According to a New York Times article titled “The Plot Twist: E-Book Sales Slip, and Print Is Far From Dead,” e-book sales fell by 10 percent in the first five months of this year.
E-book subscription services, modeled after online services like Netflix and Spotify, have struggled to convert book lovers into digital binge readers, while some have even shut down. The resilience of print has provided a resurgence for many booksellers.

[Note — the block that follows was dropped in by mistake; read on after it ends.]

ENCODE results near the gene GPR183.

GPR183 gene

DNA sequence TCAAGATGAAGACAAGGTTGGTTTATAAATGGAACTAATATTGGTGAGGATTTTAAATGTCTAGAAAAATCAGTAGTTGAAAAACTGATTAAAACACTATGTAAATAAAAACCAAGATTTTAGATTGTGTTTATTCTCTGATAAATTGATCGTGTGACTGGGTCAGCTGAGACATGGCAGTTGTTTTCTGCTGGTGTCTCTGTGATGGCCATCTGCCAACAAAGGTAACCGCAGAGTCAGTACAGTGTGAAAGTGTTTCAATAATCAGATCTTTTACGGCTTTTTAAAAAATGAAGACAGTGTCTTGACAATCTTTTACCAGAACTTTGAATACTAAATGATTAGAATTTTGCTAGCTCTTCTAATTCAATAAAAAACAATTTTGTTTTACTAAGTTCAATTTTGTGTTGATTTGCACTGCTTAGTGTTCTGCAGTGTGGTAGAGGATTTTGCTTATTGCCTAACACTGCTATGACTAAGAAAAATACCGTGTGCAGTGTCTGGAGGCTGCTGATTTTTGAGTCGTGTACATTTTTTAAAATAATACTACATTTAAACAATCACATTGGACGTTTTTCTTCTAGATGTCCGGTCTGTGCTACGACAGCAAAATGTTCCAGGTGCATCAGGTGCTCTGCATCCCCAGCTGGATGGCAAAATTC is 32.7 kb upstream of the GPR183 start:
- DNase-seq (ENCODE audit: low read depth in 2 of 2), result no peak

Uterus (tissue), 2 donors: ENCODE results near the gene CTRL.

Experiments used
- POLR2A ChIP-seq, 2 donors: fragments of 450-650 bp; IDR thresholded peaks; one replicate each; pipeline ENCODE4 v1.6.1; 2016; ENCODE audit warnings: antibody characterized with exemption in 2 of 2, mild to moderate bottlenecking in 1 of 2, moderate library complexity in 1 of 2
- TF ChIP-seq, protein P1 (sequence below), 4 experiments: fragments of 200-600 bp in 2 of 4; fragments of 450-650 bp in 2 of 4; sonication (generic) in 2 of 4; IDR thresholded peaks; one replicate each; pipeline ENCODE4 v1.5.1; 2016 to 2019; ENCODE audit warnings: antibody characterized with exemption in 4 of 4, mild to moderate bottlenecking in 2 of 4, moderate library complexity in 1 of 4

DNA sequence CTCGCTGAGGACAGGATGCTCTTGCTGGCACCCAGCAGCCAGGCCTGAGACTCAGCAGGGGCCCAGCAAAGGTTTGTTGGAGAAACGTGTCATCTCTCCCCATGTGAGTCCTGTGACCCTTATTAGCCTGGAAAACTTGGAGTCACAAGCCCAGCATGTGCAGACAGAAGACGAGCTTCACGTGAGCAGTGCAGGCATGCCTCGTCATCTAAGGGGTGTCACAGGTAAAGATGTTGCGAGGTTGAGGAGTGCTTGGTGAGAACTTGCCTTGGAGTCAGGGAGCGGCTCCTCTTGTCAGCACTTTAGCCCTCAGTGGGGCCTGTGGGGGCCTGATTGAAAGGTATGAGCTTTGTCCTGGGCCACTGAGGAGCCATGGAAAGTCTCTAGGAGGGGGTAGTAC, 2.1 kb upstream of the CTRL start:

According to the article, Penguin Random House has invested nearly $100 million in expanding and updating its warehouse and speeding up book distribution. However, industry analysts and publishing executives say it is too soon to declare the death of digital publishing. Here is what Cardinals on campus had to say:
Students respond to declining e-book sales
“I think e-books are harder to work with. Lots of teachers don’t like having electronics in their classes, and that’s hard too.”—Taylor Lawster, ‘17
“I just like physical books: there’s a sense of accomplishment that isn’t there with e-books.” –Amy Tedeschi, ‘17
“You want something you can hold, especially when you’re paying so much for a book” –Hailey Dykstra, ‘16